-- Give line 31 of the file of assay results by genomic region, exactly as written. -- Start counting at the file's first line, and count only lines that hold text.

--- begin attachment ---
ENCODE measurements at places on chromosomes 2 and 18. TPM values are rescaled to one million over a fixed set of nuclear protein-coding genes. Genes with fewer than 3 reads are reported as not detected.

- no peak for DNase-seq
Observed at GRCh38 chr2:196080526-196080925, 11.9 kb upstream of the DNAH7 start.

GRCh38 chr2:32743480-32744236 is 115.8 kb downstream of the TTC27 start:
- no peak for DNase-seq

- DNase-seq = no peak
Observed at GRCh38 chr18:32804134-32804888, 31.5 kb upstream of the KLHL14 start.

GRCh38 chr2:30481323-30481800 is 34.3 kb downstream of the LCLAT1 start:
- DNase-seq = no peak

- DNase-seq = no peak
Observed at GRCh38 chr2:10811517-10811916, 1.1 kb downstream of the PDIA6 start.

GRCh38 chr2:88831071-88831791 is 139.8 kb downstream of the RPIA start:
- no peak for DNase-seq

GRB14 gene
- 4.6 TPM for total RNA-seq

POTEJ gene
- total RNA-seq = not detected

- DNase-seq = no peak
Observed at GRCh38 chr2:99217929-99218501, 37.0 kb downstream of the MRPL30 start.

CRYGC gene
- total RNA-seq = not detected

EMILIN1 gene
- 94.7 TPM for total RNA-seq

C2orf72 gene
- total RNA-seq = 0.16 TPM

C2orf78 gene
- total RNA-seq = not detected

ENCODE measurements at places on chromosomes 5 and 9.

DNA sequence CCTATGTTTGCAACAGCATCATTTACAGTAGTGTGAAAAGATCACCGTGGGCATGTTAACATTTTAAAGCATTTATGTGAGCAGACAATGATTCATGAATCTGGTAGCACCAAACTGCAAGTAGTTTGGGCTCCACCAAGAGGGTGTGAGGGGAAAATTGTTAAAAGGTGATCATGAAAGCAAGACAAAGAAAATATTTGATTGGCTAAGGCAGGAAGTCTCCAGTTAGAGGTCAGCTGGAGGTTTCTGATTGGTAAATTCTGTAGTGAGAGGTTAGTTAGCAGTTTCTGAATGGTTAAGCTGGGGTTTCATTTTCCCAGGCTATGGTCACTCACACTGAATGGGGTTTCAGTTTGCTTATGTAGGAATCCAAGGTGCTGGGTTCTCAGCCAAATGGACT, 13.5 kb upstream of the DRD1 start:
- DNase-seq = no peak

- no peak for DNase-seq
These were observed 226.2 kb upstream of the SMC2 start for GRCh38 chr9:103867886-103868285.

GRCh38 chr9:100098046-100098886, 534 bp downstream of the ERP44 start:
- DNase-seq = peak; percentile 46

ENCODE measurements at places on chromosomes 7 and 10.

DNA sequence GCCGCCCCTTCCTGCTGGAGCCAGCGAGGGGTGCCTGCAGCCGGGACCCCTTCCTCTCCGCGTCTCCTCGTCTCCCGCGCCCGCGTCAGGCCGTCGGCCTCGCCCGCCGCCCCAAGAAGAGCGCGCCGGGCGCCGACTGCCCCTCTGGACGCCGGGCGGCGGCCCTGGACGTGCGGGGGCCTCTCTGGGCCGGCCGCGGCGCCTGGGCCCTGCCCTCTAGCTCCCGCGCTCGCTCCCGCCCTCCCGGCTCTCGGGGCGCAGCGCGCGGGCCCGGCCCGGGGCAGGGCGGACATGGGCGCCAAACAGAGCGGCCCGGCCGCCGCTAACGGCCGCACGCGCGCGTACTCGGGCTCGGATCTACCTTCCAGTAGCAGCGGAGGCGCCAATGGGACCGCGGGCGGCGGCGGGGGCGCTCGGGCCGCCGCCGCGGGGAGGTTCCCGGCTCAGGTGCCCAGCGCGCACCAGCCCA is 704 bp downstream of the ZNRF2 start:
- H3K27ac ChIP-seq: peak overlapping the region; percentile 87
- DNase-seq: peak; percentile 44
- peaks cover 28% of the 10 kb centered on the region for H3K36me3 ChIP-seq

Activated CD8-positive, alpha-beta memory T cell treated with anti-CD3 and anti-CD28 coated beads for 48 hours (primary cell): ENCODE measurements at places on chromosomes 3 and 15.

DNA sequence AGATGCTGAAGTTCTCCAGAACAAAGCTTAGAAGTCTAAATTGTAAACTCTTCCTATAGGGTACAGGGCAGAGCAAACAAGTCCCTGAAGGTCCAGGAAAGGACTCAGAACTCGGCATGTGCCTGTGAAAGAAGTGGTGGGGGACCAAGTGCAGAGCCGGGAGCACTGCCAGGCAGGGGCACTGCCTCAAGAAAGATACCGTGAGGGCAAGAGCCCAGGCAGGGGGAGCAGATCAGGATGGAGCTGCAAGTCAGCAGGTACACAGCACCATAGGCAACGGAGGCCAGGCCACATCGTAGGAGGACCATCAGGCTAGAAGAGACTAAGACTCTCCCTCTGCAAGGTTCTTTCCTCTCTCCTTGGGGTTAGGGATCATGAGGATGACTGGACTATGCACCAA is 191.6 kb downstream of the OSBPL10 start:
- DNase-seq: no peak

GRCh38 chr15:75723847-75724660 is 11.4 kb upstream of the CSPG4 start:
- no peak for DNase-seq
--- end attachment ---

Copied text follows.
- no peak for DNase-seq